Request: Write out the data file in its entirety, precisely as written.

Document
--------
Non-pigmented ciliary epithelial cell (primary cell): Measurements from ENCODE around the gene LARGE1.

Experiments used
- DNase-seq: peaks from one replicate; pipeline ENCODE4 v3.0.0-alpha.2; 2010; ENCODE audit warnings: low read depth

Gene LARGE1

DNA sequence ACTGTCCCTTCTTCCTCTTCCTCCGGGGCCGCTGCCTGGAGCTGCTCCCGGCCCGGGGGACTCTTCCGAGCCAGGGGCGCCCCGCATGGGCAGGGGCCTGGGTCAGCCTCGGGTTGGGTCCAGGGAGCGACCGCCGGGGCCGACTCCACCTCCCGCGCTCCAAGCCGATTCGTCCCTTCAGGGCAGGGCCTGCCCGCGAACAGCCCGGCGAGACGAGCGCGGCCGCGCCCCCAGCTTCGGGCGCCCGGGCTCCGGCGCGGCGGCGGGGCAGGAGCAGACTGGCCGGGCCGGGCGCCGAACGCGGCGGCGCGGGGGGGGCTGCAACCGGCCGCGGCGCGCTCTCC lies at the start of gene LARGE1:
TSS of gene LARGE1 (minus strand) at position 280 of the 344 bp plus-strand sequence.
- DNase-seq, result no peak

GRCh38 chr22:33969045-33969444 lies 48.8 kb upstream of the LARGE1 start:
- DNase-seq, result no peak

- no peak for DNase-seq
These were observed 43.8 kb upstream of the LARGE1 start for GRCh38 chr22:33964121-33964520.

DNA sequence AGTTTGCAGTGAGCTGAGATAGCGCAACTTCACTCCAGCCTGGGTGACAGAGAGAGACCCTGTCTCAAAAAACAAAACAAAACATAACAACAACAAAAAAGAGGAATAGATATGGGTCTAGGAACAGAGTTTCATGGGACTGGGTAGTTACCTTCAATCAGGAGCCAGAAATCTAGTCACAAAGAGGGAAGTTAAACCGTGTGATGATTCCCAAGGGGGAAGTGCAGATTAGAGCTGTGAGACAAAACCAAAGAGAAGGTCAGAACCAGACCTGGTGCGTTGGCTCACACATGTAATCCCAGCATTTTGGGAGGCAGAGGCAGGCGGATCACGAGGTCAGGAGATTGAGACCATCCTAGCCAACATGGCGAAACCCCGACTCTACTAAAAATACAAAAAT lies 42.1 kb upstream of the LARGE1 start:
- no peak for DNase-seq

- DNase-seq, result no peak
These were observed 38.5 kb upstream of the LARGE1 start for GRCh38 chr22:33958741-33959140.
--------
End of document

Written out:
Non-pigmented ciliary epithelial cell (primary cell): Measurements from ENCODE around the gene LARGE1.

Experiments used
- DNase-seq: peaks from one replicate; pipeline ENCODE4 v3.0.0-alpha.2; 2010; ENCODE audit warnings: low read depth

Gene LARGE1

DNA sequence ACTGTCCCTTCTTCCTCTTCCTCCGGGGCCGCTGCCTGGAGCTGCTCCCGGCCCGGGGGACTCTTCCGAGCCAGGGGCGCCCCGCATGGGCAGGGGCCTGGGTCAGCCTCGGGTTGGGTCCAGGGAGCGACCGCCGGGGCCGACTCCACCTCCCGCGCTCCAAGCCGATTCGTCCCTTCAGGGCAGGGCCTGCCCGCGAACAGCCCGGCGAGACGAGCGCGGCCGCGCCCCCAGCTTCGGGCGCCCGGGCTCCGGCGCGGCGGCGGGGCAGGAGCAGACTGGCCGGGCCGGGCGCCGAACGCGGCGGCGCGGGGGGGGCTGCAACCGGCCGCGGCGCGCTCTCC lies at the start of gene LARGE1:
TSS of gene LARGE1 (minus strand) at position 280 of the 344 bp plus-strand sequence.
- DNase-seq, result no peak

GRCh38 chr22:33969045-33969444 lies 48.8 kb upstream of the LARGE1 start:
- DNase-seq, result no peak

- no peak for DNase-seq
These were observed 43.8 kb upstream of the LARGE1 start for GRCh38 chr22:33964121-33964520.

DNA sequence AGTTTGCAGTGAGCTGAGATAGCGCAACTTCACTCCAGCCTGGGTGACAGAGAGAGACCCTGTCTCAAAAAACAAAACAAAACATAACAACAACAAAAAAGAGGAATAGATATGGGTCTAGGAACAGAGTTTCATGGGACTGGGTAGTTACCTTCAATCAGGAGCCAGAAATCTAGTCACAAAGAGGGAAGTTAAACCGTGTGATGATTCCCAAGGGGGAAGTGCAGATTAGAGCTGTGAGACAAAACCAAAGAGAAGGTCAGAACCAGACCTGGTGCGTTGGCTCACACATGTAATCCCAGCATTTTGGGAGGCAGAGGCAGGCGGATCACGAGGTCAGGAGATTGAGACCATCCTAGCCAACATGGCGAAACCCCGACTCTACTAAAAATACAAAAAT lies 42.1 kb upstream of the LARGE1 start:
- no peak for DNase-seq

- DNase-seq, result no peak
These were observed 38.5 kb upstream of the LARGE1 start for GRCh38 chr22:33958741-33959140.